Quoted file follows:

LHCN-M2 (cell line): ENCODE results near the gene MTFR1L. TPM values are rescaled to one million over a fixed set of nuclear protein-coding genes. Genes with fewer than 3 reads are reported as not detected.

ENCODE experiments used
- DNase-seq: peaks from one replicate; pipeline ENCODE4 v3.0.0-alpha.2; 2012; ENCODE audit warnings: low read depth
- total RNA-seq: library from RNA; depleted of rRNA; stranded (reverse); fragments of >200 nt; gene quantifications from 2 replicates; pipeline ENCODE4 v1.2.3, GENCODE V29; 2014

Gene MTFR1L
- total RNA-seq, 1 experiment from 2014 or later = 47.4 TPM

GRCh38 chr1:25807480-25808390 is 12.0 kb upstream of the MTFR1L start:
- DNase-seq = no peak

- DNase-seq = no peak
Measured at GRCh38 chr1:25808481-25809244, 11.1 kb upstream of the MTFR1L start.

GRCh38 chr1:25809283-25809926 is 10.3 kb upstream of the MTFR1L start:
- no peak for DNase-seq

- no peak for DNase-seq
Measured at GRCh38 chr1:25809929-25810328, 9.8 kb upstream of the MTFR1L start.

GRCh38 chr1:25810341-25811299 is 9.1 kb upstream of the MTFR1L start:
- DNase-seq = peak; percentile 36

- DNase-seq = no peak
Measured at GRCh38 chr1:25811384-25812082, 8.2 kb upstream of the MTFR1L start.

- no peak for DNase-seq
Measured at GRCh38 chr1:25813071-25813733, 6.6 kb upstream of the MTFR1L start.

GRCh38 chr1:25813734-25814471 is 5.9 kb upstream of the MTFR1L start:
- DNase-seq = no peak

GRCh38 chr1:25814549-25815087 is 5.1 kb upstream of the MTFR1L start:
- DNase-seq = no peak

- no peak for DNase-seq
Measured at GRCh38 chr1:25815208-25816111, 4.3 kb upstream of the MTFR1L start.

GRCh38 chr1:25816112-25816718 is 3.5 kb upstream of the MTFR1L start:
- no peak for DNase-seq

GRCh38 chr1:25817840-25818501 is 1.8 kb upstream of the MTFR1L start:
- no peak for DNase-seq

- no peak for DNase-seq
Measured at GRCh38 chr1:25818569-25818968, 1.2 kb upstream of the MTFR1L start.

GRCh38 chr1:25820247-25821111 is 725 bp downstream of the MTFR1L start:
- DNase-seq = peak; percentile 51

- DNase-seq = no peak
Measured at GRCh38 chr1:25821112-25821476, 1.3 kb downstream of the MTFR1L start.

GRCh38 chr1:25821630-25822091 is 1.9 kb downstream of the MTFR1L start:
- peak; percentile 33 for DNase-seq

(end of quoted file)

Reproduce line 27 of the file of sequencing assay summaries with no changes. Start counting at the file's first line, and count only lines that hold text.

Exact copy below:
GRCh38 chr1:25816112-25816718 is 3.5 kb upstream of the MTFR1L start: